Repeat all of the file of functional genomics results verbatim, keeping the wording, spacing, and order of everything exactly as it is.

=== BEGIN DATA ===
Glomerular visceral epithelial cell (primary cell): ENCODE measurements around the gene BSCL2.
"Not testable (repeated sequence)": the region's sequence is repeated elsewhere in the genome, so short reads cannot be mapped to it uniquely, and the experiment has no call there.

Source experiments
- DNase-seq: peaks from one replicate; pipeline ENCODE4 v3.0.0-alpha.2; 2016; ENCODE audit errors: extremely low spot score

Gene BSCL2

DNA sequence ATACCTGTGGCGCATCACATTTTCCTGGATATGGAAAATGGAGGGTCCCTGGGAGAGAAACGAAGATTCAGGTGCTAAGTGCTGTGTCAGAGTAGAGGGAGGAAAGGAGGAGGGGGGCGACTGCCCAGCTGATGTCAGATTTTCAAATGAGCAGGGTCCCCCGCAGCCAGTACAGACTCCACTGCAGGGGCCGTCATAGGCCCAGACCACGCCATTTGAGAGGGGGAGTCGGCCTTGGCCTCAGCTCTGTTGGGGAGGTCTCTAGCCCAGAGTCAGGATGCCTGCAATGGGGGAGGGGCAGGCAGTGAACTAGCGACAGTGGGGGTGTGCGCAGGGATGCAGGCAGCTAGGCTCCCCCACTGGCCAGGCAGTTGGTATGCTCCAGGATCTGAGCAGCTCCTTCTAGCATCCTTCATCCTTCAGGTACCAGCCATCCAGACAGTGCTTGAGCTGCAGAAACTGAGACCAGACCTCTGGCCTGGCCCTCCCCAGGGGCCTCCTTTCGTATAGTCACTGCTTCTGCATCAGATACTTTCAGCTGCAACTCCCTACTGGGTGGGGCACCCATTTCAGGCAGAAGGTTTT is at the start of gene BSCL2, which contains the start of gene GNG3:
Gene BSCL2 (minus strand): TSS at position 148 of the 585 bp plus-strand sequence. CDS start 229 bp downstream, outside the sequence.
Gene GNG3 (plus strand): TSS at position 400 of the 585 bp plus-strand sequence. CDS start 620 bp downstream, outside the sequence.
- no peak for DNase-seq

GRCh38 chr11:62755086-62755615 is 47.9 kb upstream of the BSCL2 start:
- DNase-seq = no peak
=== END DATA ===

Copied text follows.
Glomerular visceral epithelial cell (primary cell): ENCODE measurements around the gene BSCL2.
"Not testable (repeated sequence)": the region's sequence is repeated elsewhere in the genome, so short reads cannot be mapped to it uniquely, and the experiment has no call there.

Source experiments
- DNase-seq: peaks from one replicate; pipeline ENCODE4 v3.0.0-alpha.2; 2016; ENCODE audit errors: extremely low spot score

Gene BSCL2

DNA sequence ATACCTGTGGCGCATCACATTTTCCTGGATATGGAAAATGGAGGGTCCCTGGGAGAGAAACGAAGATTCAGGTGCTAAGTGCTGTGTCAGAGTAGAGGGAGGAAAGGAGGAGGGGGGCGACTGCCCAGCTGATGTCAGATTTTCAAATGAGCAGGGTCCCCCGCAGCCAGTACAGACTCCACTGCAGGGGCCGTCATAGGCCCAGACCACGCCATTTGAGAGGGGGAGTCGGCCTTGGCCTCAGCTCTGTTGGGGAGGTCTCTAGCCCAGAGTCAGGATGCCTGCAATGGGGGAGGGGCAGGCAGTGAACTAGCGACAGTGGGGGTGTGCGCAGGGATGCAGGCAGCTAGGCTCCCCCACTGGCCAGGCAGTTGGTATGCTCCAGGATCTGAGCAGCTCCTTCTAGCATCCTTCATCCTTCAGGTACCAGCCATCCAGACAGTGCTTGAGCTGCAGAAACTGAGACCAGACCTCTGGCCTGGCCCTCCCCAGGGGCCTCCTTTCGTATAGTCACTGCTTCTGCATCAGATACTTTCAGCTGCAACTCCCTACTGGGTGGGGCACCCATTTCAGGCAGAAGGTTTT is at the start of gene BSCL2, which contains the start of gene GNG3:
Gene BSCL2 (minus strand): TSS at position 148 of the 585 bp plus-strand sequence. CDS start 229 bp downstream, outside the sequence.
Gene GNG3 (plus strand): TSS at position 400 of the 585 bp plus-strand sequence. CDS start 620 bp downstream, outside the sequence.
- no peak for DNase-seq

GRCh38 chr11:62755086-62755615 is 47.9 kb upstream of the BSCL2 start:
- DNase-seq = no peak